It's not a good time to be HTC today. The company is betting big on VR (with the Vive) and the company's focus on its hero products, its smartphone seems to be gradually fading away. In fact, it did not have much to offer after the launch of the One A9, which was released late last year until recently, there was the 'Big Bang', an explosion of smartphones at a recent launch in India.
The same event also saw the launch of the much-awaited HTC 10, a flagship smartphone, that basically stole the show with its specifications and price. And among the models that were launched on the same day was also the HTC One X9, whose specifications and price were dwarfed by the 10. I have been using the smartphone for about a week now. While the price and hardware makes for an over-priced smartphone on paper, there are a few things that it does get right.
Build and Design: 8.5/10
This mid-range smartphone looks like a premium flagship. It is in fact, one of the only or few mid-rangers that would pass off as a premium flagship device. And it borrows plenty from last year's One A9 (the under-powered flagship). If you have used a One A9 or even held the smartphone for a while, you will notice some similarities.
It begins with the silk-like finish of the metal. We are not sure what HTC calls it, but while it does feel slippery, it easily puts every single flagship available in the market right now, to shame. While its slippery, I also noticed how it felt soft like it had a transparent coating of rubber on it, which made for a very premium feel. I noticed something similar on the older A9. This smartphone's back seems to be buffed to perfection.
The overall rounded appearance added to the premium look and feel and felt comfortable in the hand no matter which way you hold the X9. The phone is a bit on the heavier side weighing in at good 170 grams. The only plastic bits, on metal back are fine antenna inserts and the caps that cover the SIM card and micro SD card slots (on either side). In case you were wondering, they all sit independently, there is no hybrid SIM rubbish out here, which is a much appreciated move. Aside from that there is the chromed finished insert on the back that holds the camera module and the dual tone LED flash.
While the smartphone is available in Topaz Gold, Carbon Grey and Silver, I preferred the Carbon Grey finish but could not help but notice how HTC managed to squeeze in a chromed lipping around the display, which added to the premium look without looking tacky.
Moving to the front face, we have a black bezel with a 2.5D glass screen that gelled well with the rounded appearance of the device. The glass makes for a seamless feel and combined with the chromed lipping, it adds to the premium look. Hidden at the top and bottom edges of that display are sizeable slits for HTC BoomSound speakers, which is currently the only one to feature them in a front-facing setup in the mid to premium range.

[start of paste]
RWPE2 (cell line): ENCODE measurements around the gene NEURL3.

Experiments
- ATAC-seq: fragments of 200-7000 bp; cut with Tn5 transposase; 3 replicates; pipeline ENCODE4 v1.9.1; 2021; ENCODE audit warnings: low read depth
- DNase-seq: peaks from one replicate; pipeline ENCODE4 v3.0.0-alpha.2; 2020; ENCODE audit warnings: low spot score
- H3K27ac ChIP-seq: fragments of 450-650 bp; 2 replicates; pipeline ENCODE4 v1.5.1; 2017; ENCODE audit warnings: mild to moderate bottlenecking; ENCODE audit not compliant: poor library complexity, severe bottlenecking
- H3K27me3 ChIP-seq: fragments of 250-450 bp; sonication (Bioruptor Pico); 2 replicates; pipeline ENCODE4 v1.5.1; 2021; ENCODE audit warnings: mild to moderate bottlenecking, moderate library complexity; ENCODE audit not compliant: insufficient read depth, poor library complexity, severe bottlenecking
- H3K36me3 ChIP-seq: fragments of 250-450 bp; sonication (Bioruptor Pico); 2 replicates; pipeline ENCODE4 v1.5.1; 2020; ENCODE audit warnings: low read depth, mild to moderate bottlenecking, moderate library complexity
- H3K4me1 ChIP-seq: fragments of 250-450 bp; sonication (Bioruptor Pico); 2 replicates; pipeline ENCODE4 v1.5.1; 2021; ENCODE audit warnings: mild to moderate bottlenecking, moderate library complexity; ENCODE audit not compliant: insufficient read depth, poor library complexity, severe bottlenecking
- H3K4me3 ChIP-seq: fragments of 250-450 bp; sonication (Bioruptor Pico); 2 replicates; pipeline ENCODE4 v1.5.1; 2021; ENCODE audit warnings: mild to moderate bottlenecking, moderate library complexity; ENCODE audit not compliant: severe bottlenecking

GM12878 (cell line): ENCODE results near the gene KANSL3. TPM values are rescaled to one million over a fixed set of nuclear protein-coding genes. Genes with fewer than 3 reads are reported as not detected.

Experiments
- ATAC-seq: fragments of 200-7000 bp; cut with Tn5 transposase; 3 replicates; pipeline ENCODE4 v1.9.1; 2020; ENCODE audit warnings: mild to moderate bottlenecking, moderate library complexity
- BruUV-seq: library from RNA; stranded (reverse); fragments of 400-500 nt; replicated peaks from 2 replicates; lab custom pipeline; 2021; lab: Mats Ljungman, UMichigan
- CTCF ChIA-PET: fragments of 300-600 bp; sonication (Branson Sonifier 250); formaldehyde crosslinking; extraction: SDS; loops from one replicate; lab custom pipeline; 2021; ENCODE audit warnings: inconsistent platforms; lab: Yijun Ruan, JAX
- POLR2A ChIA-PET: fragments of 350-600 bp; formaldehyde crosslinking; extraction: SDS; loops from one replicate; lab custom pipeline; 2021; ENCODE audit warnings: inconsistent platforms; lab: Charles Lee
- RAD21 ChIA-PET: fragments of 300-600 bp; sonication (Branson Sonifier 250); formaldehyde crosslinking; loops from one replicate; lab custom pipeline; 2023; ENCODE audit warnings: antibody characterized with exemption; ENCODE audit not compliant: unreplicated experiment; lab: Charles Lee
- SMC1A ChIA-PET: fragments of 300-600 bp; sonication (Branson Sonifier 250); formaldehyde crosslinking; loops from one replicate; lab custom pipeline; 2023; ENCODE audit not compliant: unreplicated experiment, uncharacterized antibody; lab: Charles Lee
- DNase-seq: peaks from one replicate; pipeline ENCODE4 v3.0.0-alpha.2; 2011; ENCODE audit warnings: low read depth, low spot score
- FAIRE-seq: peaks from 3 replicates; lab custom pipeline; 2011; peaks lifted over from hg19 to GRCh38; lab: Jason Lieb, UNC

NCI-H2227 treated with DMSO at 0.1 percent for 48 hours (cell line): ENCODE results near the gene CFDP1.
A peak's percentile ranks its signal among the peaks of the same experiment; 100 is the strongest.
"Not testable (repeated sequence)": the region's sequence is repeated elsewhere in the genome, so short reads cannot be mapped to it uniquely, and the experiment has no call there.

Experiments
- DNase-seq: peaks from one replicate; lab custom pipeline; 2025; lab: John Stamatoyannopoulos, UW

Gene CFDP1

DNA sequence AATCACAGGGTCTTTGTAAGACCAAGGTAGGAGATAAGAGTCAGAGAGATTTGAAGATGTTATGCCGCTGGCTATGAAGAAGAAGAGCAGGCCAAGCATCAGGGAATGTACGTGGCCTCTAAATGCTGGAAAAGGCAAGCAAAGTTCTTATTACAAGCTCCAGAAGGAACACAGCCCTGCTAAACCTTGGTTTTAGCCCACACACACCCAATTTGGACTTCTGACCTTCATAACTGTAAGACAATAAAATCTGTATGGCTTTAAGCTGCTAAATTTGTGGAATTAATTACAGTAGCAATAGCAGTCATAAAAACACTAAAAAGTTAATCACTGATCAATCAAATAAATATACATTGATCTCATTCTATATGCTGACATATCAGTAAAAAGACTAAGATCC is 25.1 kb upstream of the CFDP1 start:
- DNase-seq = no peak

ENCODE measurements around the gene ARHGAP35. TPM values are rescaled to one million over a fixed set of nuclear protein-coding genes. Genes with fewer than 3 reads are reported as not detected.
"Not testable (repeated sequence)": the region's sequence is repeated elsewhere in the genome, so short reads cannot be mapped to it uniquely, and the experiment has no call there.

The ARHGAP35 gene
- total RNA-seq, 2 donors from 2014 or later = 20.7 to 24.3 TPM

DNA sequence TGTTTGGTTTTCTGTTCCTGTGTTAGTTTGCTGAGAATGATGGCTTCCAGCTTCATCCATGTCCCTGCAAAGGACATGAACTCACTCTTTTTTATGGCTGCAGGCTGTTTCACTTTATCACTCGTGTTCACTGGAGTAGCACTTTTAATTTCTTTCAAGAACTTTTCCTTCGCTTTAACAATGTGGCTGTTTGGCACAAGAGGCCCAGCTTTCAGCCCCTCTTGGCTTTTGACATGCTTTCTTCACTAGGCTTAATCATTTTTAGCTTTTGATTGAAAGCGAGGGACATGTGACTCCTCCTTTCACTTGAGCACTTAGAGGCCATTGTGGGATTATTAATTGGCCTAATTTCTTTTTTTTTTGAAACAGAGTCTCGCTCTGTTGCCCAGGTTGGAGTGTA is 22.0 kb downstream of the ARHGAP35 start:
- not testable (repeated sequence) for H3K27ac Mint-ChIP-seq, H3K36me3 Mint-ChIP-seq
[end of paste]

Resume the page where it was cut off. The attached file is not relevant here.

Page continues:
On the front, we get a 5.5-inch Full HD Super LCD display, which sadly isn't an IPS one (more on this later).
As I mentioned earlier, at first glance, the hardware specifications of the HTC One X9 on paper do look a bit primitive. While it packs in a new-age MediaTek chipset in the form of the Helio X10, we would have preferred something a lot more powerful in here considering that price tag. Still then, it does pack in 3GB RAM and 32GB of internal storage and it also accepts microSD cards of up to 2TB in capacity (along with flex storage).
There is a 13MP camera setup on the back that features, 1.12 μm pixels, Auto-focus, a BSI sensor, Optical Image Stabilisation (OIS), an f/2.0 aperture and 27.9mm focal length (74.8 degree wide-angle) packaged with a dual tone LED flash. The front facing unit is a 5MP one that features 1.12 μm pixels, fixed-focus, BSI sensor, f/2.8 aperture and 33.7mm focal length (65 degree wide-angle).
Coming to the connectivity options, we have the tried and tested microUSB 2.0 port, Bluetooth v4.2, Wi-Fi 802.11 a/b/g/n/ac (2.4 and 5 GHz), DLNA and Miracast support as well. Powering all of the above is a 3000mAh battery that comes with fast charging (5V/1.5A).
While I was impressed by the quality of the metal back, this was not really the case with One X9's display.
The display which is a Super LCD unit of Full HD resolution was indeed one of the sore points about the smartphone. To begin with it is not an IPS display, which means viewing angles although accurate by colour looked too dim even with the brightness cranked up to the max setting.
Images, icons and text looked crisp and pixellation-free, but it's the brightness levels that seemed a bit too low for a smartphone priced this high. While the cloudy and overcast monsoon weather did not prove to be a problem for the display's brightness, on sunny days it was not as bright as we expected it to be. Add to this the blue tint, that was really annoying and would not go away no matter how much we tweaked the Colour Temperature in the Display Settings.
While the 2.5D glass was not exactly smudge proof, it was easy to wipe them off. The display is not bad by any standards, it's just that at this price tag we expected better and buyers will feel the same way.
HTC's Sense UI has evolved with the times, it is now lighter than before and does not intrude as much as it used to. Overall, the experience was pretty good. The software did not appear to bog down the hardware either with apps and games opening up as expected. There were no slow downs and HTC seems to used the 3GB of RAM very well, delivering a super smooth UI which did not stutter or lag.
HTC has a great theme store built-in with access to big selection of themes, while the best ones were designed by HTC, there were plenty of selections by other contributors as well. Themes itself are divided into two types. You have the Classic layout themes and the Freestyle layout themes. Classic themes are the standard stuff or format that we have grown used to on Android smartphones. You get the same elements like icons with badge counts for notifications all laid down in a grid format.